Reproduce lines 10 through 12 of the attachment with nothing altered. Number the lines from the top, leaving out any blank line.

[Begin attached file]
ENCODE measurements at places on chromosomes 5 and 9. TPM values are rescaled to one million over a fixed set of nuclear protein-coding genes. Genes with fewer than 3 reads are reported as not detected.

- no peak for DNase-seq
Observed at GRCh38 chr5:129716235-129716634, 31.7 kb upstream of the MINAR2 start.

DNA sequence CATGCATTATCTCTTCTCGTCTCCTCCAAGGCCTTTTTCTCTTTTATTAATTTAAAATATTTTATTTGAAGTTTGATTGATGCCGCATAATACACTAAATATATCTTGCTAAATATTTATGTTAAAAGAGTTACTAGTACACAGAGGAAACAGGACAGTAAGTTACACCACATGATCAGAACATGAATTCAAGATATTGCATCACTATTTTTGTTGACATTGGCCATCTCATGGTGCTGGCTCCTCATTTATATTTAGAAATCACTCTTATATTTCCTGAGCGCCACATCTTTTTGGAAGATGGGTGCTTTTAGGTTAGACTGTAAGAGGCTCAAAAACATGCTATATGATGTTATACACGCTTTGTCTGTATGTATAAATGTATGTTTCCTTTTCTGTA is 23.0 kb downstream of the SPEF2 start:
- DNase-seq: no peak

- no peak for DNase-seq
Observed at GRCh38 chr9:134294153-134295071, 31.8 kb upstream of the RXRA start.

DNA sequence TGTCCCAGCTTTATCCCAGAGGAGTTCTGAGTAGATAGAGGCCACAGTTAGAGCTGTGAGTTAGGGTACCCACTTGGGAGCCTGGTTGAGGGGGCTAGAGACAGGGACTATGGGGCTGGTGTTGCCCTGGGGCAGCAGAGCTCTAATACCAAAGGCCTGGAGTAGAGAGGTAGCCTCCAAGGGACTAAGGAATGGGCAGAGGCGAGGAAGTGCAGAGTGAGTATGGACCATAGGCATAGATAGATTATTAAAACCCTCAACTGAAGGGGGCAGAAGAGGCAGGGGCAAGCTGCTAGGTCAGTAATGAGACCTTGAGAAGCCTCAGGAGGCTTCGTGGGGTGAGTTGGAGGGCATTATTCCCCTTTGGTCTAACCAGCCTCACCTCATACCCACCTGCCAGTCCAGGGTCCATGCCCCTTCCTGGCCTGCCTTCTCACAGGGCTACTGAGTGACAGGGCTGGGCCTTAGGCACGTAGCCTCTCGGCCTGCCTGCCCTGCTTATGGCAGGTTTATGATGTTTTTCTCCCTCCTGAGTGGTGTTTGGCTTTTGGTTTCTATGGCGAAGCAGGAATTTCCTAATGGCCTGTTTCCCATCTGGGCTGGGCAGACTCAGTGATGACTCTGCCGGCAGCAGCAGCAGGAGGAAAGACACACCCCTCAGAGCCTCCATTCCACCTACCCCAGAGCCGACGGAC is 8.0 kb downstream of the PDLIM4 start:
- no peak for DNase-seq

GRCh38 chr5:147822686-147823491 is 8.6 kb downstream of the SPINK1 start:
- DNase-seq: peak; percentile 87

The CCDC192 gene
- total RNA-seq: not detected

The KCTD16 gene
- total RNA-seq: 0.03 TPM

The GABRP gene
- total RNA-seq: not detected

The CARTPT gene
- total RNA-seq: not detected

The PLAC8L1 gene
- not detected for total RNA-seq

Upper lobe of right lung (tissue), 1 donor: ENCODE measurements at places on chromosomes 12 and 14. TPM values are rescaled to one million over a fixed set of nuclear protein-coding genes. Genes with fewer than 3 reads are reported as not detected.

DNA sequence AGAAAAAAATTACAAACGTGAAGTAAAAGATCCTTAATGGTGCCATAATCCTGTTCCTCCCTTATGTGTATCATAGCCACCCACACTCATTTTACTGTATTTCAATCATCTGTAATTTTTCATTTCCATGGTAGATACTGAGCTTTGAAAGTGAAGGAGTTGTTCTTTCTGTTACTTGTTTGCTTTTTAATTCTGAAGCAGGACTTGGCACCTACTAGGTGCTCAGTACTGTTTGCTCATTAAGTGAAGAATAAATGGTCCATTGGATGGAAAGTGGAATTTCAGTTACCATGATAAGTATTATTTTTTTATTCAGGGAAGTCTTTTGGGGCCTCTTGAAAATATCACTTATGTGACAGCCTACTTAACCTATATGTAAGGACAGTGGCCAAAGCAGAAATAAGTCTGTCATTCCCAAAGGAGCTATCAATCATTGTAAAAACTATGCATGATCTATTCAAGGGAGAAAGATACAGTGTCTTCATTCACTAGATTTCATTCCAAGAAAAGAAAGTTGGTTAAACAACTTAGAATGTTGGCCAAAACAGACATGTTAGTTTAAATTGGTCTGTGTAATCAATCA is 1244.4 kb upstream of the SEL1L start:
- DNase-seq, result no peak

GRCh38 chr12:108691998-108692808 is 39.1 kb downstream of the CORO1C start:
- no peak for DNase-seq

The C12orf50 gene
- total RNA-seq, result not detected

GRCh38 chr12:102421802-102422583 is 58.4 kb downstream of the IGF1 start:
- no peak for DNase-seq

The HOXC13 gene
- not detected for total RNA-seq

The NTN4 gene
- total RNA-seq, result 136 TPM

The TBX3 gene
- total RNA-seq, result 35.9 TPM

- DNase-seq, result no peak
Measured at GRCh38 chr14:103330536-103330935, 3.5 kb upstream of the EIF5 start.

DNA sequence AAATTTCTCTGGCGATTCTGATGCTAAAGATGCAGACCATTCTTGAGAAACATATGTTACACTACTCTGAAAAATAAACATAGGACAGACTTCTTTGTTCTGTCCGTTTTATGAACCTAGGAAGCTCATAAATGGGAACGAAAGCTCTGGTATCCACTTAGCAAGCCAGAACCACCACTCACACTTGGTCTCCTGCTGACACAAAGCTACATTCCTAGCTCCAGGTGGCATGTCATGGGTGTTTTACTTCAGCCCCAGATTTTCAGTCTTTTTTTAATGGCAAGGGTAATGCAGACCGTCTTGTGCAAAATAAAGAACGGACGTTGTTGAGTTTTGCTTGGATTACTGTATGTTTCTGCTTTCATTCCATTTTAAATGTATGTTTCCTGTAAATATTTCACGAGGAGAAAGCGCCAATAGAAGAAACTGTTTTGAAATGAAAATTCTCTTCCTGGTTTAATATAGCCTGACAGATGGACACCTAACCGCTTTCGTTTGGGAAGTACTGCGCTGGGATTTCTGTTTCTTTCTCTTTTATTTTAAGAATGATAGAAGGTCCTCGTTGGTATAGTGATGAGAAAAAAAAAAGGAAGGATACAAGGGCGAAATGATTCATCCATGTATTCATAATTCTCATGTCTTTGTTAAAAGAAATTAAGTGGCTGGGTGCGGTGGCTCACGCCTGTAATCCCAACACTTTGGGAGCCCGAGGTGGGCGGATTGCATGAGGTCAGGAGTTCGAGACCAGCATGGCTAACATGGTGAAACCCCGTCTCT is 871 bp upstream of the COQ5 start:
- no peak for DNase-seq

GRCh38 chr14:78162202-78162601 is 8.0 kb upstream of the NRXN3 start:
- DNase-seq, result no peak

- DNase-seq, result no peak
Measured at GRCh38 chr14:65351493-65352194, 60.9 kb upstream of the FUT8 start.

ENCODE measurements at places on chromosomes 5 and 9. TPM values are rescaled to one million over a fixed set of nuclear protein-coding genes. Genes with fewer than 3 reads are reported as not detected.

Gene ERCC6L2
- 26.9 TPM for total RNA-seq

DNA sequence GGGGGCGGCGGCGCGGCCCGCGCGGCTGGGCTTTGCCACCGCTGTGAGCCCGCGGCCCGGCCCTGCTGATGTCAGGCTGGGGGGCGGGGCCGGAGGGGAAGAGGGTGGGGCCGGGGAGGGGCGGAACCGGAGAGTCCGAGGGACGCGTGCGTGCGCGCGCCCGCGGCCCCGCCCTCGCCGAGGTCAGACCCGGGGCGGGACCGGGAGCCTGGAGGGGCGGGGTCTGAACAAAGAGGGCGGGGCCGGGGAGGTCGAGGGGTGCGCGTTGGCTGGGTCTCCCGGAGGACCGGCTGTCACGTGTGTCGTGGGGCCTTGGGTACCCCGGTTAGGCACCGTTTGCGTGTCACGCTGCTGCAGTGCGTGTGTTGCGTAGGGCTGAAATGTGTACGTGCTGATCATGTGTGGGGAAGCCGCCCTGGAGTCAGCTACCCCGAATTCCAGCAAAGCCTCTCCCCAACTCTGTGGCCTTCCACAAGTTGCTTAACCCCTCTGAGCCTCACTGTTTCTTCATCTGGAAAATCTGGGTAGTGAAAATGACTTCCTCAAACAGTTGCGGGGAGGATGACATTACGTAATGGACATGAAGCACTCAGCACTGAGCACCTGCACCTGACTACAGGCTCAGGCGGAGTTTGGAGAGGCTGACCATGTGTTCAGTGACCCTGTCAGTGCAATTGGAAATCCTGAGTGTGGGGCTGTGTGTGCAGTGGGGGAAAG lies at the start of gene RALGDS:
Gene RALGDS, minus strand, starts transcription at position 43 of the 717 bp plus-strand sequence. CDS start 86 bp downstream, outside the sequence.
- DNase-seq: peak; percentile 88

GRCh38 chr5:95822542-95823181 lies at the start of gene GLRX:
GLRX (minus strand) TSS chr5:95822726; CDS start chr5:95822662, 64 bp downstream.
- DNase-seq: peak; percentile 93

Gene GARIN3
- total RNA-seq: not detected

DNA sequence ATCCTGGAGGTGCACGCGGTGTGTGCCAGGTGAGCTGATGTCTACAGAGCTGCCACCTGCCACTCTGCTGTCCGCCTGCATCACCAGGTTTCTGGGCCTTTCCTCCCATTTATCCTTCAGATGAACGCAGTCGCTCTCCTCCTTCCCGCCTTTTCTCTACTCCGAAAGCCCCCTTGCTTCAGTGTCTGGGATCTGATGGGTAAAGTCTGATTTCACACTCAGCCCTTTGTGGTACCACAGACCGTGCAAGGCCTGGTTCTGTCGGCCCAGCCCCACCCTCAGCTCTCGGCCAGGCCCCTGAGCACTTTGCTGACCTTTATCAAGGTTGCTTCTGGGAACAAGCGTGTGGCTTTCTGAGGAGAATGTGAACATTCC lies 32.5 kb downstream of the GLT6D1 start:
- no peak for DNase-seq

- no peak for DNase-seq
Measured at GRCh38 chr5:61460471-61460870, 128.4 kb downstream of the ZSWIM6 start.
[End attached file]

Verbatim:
GRCh38 chr5:147822686-147823491 is 8.6 kb downstream of the SPINK1 start:
- DNase-seq: peak; percentile 87

The CCDC192 gene